Monday, November 17, 2008

* Stock Analysis: Canadian National Railway Company (NYSE:CNI) A Value Buy, But Not a Dividend Buy

This article originally appeared on The DIV-Net November 10, 2008.

Linked here is a PDF copy of my detailed analysis of Canadian National Railway Company (NYSE:CNI). Below are some highlights from the above linked analysis:

Company Description: Canadian National Railway Company (CNI) operates Canada's largest railroad, linking customers in Canada, the U.S., and Mexico through approximately 20,400 miles of track.

Fair Value: I consider four calculations of fair value, see page 2 of the linked PDF for a detailed description:
  1. Avg. High Yield Price
  2. 20-Year DCF Price
  3. Avg. P/E Price
  4. Graham Number
CNI is trading at a discount to 1.), 2.) and 3.) above. If I exclude the high and low valuations and average the remaining two, CNI is trading at a 11.2% discount. CNI earned a Star in this section since it is trading at a fair value.

Dividend Analytical Data: In this section I consider five factors, see page 2 of the linked PDF for a detailed description:
  1. Rolling 4-yr Div. > 15%
  2. Dividend Growth Rate
  3. Years of Div. Growth
  4. 1-Yr. > 5-Yr Growth
  5. Payout 15% of avg.
CNI earned three Stars in this section for 1.), 2.) and 3.) above. Rolling 4-yr Div. > 15% means that dividends grew on average in excess of 15% for each consecutive 4 year period over the last 10 years (1998-2001, 1999-2002, 2000-2003, etc.) I consider this a key metric since dividends will double every 5 years if they grow by 15%. CNI has paid a cash dividend to shareholders every year since 1996 and has increased its dividend payments for 12 consecutive years.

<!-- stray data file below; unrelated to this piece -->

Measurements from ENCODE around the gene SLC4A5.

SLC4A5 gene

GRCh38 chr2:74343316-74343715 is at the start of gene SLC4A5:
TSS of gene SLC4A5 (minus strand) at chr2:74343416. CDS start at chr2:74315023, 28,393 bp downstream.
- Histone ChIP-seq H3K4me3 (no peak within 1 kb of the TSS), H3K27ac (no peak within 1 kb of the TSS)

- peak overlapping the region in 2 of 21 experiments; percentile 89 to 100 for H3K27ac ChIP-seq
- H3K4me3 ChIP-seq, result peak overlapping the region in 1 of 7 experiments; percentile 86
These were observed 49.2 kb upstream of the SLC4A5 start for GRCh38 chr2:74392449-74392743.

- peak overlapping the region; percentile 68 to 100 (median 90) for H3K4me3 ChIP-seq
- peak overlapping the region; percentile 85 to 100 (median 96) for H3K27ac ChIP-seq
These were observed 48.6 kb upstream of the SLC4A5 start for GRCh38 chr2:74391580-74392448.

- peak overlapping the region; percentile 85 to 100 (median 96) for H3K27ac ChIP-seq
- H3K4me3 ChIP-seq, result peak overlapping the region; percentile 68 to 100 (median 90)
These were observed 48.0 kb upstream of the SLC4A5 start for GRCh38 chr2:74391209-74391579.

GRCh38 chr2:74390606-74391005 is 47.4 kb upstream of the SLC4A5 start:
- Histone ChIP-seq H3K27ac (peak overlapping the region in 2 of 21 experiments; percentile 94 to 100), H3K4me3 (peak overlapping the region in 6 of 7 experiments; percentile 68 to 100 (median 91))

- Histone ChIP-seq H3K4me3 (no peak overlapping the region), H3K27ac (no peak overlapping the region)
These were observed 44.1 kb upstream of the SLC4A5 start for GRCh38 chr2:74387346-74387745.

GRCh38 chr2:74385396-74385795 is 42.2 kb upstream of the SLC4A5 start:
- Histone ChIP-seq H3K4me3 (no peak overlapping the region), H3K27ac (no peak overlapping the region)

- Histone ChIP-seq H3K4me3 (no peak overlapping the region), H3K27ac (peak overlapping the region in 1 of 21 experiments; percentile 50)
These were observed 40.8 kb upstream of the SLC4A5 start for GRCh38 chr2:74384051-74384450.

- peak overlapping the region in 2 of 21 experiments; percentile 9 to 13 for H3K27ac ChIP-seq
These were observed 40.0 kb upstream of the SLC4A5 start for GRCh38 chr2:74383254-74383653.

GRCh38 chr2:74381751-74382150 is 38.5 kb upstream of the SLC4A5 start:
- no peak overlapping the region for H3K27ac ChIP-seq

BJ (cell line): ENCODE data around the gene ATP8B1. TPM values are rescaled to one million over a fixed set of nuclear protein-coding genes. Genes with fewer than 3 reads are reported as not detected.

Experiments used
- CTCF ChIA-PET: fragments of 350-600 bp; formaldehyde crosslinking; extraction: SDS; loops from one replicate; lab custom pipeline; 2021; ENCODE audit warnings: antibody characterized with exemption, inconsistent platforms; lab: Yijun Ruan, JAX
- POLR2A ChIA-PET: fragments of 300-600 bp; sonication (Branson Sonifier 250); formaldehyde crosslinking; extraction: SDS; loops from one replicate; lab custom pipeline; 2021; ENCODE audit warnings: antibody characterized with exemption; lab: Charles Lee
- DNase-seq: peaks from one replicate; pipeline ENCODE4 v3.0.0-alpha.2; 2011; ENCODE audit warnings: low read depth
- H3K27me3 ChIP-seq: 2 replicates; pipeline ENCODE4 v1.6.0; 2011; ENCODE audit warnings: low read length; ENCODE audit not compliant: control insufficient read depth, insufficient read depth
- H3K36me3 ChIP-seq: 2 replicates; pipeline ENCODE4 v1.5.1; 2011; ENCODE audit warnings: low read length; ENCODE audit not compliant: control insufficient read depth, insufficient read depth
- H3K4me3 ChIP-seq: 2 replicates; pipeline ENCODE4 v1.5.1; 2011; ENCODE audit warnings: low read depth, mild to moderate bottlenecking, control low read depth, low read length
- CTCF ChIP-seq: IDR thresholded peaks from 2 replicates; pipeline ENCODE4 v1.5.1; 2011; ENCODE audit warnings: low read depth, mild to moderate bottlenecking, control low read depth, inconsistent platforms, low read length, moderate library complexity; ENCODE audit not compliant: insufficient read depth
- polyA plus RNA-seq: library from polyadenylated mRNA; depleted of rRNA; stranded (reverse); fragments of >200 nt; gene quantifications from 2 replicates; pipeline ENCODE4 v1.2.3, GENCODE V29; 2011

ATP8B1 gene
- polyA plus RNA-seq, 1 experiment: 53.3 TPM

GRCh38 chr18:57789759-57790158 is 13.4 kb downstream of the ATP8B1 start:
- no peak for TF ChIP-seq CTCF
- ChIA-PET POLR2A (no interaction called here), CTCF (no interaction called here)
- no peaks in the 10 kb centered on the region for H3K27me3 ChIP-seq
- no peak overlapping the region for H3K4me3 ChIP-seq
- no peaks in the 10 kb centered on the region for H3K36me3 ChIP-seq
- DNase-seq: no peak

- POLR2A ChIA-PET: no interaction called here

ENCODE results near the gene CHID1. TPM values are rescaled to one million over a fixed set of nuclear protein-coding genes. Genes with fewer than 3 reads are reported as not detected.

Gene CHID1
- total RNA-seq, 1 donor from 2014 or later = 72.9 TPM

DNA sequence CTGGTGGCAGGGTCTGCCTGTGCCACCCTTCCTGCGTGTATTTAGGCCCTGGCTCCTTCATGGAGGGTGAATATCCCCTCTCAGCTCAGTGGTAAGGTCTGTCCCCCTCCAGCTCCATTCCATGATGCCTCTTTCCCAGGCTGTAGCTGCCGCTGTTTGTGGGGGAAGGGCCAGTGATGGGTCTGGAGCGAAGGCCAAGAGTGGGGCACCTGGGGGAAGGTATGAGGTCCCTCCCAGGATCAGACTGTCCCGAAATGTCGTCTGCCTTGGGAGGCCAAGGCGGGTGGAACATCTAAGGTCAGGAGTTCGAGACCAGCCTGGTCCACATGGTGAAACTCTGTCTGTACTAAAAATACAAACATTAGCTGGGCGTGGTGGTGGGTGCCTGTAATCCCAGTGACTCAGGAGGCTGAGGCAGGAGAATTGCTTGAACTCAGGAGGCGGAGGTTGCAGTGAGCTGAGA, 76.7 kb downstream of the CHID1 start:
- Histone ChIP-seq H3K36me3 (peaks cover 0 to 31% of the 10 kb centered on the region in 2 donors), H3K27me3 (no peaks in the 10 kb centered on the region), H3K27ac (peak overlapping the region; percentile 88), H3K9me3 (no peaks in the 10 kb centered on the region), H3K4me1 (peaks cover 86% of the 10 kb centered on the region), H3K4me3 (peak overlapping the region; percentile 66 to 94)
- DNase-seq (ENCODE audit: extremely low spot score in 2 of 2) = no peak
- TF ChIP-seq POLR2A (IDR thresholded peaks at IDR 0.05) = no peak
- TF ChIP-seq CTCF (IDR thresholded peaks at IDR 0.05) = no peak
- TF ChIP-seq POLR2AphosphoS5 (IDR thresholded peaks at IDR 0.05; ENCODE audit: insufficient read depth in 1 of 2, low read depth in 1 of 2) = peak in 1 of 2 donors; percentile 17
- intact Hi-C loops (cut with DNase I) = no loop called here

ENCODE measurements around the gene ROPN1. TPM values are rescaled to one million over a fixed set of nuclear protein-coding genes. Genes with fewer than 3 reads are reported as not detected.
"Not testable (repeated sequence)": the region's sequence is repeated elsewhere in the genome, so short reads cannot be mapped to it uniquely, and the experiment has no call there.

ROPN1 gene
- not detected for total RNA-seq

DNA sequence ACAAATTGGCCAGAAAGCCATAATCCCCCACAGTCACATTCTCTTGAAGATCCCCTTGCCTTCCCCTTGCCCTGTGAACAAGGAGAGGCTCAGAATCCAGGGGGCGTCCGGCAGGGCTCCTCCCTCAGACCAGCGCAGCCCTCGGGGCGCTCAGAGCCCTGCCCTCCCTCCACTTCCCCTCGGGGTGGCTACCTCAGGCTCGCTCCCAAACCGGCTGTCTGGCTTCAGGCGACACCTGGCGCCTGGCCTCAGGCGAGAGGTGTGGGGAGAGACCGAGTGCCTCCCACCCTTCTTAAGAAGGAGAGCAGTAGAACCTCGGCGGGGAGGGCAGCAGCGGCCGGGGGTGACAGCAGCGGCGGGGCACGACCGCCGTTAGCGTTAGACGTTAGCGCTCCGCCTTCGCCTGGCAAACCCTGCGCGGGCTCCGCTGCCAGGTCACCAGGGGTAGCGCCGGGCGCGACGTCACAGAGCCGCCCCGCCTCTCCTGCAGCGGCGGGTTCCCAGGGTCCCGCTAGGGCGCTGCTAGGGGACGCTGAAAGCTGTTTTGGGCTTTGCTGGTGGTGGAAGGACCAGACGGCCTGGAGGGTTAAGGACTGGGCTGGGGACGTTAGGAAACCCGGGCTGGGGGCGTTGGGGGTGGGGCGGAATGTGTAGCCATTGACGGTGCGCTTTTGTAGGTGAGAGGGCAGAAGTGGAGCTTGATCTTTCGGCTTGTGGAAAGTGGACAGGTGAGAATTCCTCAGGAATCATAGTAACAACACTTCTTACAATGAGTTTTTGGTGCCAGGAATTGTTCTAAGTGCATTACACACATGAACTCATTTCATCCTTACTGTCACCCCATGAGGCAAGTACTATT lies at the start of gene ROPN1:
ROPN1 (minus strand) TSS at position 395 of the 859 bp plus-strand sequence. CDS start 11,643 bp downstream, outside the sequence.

Dividend Income vs. MMA: Why would you assume the equity risk and invest in a dividend stock if you could earn a better return in a much less risky money market account (MMA)? This section compares the earning ability of this stock with a high yield MMA. Two items are considered in this section, see page 2 of the linked PDF for a detailed description:
  1. NPV MMA Diff.
  2. Years to >MMA
CNI earned no Stars in this section. The NPV MMA Diff. of the $2,961 is below the $7,500 minimum I look for in a stock that has increased dividends as long as CNI has. If CNI grows its dividend at 15.0% per year, it will take 12 years to equal the cumulative earnings from a MMA yielding an estimated 20-year average rate of 4.61%. The 12 years is more than the 10 years maximum I like to see.

Other: CNI is a member of the International Dividend Achievers™ Index. CNI has a strong balance sheet resulting from stable profitability, cash flow and a diverse customer base. Exercising strict cost controls and efficiency-boosting measures has made CNI is one of the most well-run railroads in North America. Risks include exposure to economic cycles, fuel prices, currency volatility, customer resistance to price increases and labor unrest.

Conclusion: CNI earned one Star in the Fair Value section, earned three Stars in the Dividend Analytical Data section and did not earn any Stars in the Dividend Income vs. MMA section for a net total of four Stars. This quantitatively ranks CNI as a 4 Star-Buy.

Using my D4L-PreScreen.xls model, I determined the share price would need to drop to $38.78 for CNI's NPV MMA Differential to be around the $7,500 that I like to see. At that price the stock would yield 2.27%.

Resetting the D4L-PreScreen.xls model and solving for the dividend growth rate needed to generate the $7,500 NPV MMA Differential I'm looking for, the calculated rate is 17.3%. This dividend growth rate is above the 15.0% used in this analysis.

From a valuation standpoint, CNI as attractively valued. However, the strengthening U.S. dollar vs. the Canadian dollar has eroded the dividend from $0.2318/share in March 2008 to $0.1933/share in December 2008. Given this, I would only add to my position when the stock is trading below $38.78.

Disclaimer: Material presented here is for informational purposes only. The above quantitative stock analysis, including the Star rating, is mechanically calculated and is based on historical information. The analysis assumes the stock will perform in the future as it has in the past. This is generally never true. Before buying or selling any stock you should do your own research and reach your own conclusion. See my Disclaimer for more information.

Full Disclosure: At the time of this writing, I was long in CNI (2.7% of my Income Portfolio) .

What are your thoughts on CNI?

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